Intervention Background

Frontline Job Redesign

What is job redesign and why was it selected?

The Louisiana Department of Children and Family Services (DCFS), Child Welfare Division (CWD) partnered with the Quality Improvement Center for Workforce Development (QIC-WD) to develop, implement, and test an intervention to address issues identified in the needs assessment including low employee morale, high staff turnover, and poor outcomes for families and children. A frontline job redesign was selected as the intervention because the agency wished to approach these long-standing challenges in an innovative manner. A job redesign is comprised of activities that alter specific jobs or interdependent systems of jobs in ways that benefit both employees and the employer. The goal of a redesign is to improve the quality of workers’ job experience and their productivity (Hackman, 1980; Parker, Morgeson, & Johns, 2017).

How is a job redesign conducted?

There are a variety of approaches, but the process, which was conducted with an expert in industrial-organizational psychology, included the following steps:Louisiana team

1. Conducted a thorough job analysis to identify the tasks that made up the job

2. Identified the knowledge, skills, and abilities that are needed to perform job tasks  

3. Examined reconfiguration options, while considering the anticipated costs, benefits, and implications of the redesign

4. Implemented the job redesign

5. Evaluated target outcomes (e.g., job satisfaction, stress, turnover) before and after the job redesign

Job redesign is a thoughtful, time intensive process. The assessment phase, which included the job analysis, took about 10 months to complete with DCFS. The Work Design Questionnaire (WDQ; Morgeson & Humphrey, 2006) was used to inform the redesign process. The WDQ assesses 20 distinct work characteristics that are grouped into four categories to gather employees’ perception of their jobs including the physical and social environment. Areas assessed included perceptions of task variety, decision-making autonomy, information processing demands, problem-solving, interdependence, and feedback from others. These data were used to inform decisions about specific areas of the job that should be addressed by the redesign. Once the reconfiguration of the job was developed, it took many months to conduct a phased roll-out in Louisiana. Implementation required extensive training of existing staff in their new job duties, team building, and the recruitment, hiring and training of the new employees who filled the newly created Child Welfare Team Specialist position.  The scope of a redesign can vary greatly based on the extent of preparation and systemic changes needed to support the implementation of the new design, and time spent monitoring and evaluating the intervention. Due to the technical nature of this process, it was essential that the QIC-WD team, which included a workforce expert, guided the DCFS job redesign.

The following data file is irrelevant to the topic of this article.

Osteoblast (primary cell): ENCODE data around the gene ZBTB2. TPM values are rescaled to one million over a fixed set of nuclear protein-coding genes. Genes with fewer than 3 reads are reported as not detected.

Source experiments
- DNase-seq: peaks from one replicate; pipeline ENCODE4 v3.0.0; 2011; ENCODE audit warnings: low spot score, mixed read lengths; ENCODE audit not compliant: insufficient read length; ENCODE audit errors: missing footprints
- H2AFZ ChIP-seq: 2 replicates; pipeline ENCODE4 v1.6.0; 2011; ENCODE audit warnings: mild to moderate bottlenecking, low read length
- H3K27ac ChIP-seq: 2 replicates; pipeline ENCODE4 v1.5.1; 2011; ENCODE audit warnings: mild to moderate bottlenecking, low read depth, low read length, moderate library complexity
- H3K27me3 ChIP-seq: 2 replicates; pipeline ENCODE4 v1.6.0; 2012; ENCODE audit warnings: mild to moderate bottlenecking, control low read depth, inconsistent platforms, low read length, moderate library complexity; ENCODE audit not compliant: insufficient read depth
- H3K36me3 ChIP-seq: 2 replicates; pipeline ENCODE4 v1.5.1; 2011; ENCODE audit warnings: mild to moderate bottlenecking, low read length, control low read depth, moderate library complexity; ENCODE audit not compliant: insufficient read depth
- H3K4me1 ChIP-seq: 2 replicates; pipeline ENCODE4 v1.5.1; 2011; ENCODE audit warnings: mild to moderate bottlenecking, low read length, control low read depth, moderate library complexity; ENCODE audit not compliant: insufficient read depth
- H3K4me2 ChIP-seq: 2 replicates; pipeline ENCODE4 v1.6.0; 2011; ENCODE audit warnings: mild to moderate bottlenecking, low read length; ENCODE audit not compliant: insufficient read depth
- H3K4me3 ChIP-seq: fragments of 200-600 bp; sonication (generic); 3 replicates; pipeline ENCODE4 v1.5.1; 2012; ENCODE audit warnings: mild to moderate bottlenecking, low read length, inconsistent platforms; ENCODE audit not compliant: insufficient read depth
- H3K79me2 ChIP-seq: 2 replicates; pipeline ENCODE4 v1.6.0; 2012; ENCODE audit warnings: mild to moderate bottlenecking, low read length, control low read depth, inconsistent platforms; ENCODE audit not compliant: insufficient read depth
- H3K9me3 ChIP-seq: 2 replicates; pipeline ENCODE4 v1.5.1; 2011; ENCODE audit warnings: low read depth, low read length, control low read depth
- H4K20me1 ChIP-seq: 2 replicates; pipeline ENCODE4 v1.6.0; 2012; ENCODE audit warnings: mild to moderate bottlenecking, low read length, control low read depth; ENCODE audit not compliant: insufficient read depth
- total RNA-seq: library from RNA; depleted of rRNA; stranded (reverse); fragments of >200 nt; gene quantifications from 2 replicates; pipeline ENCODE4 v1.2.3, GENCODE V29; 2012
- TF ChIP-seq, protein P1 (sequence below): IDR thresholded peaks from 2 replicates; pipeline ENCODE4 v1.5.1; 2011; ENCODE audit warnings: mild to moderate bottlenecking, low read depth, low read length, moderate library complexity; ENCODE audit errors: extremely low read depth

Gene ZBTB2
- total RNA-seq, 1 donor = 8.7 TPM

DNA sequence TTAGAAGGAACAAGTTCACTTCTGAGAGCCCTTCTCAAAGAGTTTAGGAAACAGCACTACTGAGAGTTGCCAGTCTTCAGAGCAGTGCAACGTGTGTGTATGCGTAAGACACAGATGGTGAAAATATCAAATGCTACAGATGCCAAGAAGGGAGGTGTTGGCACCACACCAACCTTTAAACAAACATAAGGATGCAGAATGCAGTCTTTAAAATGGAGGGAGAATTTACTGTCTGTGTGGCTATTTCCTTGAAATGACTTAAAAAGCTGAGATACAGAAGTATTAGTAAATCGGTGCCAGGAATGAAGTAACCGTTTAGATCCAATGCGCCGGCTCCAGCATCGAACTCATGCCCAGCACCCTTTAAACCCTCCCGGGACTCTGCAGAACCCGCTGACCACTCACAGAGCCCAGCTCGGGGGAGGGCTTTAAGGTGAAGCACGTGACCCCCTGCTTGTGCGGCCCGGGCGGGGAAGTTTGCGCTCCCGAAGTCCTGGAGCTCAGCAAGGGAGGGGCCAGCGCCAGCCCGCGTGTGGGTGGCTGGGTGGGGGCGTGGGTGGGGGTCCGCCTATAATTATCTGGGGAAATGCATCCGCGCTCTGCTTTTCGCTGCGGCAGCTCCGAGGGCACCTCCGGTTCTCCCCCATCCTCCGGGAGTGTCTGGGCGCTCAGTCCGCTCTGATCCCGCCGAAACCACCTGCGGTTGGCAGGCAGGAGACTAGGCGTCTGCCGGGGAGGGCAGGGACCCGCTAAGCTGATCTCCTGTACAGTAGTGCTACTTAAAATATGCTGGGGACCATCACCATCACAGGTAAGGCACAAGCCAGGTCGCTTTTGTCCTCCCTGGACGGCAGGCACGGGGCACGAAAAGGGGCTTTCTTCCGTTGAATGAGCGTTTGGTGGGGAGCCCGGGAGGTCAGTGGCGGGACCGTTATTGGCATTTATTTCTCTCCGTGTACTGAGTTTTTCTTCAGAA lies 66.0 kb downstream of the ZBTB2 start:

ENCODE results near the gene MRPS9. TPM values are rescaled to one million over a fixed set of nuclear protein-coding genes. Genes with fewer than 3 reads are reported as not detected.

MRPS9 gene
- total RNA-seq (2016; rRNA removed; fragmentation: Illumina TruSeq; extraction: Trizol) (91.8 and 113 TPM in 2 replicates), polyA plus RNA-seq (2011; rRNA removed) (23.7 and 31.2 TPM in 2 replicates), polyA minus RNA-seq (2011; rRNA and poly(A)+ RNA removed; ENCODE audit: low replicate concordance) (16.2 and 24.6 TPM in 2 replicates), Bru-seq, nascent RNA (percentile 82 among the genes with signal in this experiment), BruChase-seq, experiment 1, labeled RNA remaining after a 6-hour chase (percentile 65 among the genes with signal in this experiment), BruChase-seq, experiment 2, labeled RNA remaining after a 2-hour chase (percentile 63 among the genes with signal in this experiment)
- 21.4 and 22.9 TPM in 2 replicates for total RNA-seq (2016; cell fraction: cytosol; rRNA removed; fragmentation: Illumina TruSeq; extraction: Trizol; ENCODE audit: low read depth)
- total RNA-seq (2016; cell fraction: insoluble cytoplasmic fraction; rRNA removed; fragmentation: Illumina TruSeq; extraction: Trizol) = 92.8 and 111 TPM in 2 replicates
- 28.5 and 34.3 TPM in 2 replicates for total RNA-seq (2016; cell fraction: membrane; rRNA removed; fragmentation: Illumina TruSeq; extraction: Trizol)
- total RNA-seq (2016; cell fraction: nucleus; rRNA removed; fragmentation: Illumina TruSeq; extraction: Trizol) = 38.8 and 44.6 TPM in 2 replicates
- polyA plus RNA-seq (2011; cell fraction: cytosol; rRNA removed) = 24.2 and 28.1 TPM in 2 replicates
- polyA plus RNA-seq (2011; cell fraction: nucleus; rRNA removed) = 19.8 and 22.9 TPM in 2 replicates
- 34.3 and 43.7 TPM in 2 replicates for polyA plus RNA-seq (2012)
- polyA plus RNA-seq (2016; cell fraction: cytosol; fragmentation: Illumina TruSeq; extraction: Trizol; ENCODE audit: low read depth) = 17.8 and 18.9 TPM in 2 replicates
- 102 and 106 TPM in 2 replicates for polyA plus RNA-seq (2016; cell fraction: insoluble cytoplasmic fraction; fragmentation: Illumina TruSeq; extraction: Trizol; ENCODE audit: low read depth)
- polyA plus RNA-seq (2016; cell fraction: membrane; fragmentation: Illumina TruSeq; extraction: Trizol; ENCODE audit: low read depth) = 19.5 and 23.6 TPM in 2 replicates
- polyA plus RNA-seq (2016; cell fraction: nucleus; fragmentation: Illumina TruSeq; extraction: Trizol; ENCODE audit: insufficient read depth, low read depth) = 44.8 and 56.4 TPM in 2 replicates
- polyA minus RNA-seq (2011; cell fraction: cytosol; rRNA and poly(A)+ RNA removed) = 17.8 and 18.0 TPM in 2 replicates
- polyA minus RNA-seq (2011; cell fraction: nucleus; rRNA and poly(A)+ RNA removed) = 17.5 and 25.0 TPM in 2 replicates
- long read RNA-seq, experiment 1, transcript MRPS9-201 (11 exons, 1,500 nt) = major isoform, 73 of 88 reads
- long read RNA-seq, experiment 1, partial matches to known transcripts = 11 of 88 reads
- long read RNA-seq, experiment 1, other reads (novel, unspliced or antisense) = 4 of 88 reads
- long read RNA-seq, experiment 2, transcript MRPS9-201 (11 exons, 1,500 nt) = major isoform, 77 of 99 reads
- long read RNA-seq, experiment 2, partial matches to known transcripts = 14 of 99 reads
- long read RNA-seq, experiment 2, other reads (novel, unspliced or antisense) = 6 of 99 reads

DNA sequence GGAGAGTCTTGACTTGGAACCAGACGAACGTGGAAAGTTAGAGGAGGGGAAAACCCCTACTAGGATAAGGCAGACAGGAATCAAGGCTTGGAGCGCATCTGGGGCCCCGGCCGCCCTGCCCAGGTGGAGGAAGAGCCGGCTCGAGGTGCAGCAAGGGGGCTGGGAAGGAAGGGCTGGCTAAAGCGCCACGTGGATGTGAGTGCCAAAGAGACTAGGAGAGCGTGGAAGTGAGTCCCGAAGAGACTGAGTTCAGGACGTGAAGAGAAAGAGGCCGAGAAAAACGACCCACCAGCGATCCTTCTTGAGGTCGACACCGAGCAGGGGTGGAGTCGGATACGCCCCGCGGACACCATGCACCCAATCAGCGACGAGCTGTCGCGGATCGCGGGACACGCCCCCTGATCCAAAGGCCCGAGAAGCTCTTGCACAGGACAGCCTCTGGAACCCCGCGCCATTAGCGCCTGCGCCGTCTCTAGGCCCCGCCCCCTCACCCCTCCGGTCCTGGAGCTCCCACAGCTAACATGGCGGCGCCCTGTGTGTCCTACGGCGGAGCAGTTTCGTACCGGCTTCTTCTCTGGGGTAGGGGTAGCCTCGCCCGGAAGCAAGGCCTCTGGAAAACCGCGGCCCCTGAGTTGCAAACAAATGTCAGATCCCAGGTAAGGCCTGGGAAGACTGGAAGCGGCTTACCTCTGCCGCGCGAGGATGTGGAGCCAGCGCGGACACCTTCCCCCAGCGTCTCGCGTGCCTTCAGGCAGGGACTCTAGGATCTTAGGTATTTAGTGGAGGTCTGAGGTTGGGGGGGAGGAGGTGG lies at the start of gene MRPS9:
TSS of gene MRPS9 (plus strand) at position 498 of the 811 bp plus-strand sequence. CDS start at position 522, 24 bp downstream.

What is the research behind job redesign?

The subject of job redesign has a more than 100-year history of research and theory (see Parker, Morgeson & Johns, 2017 for a review). Research indicates that job characteristics (such as the amount of autonomy one has in the job, the variety of tasks and skills needed to perform the job, and the amount of social support within the role) are linked to important organizational outcomes including job performance, work motivation, stress, role conflict, and turnover intentions (Humphrey, Nahrgang, & Morgeson, 2007).  For example, in one recent quasi-experimental study, employees in the experimental group who received a job redesign increased their well-being when compared to the employees in the control group. These jobs were redesigned to improve employees’ job control, participation, skill utilization, and performance feedback (Holman, Axtell, Sprigg, Totterdell, & Wall, 2010). There are a variety of new theories and approaches to job redesign that have emerged, and work design plays a critical role in the conceptualization of organizations of the future (Parker, Morgeson & Johns, 2017).

What research gap does the QIC-WD address?

Although job redesign efforts are fairly common in many government, manufacturing, insurance, banking, and healthcare settings, to our knowledge there are no published research studies or program evaluations of a formal job redesign in a child welfare agency. Given the many well-documented challenges inherent in child welfare jobs related to workload, complexity of cases, documentation, and coordination of services, it was surprising that job redesign had not been explored as a potential intervention. The QIC-WD study will provide evidence to address this important area of need.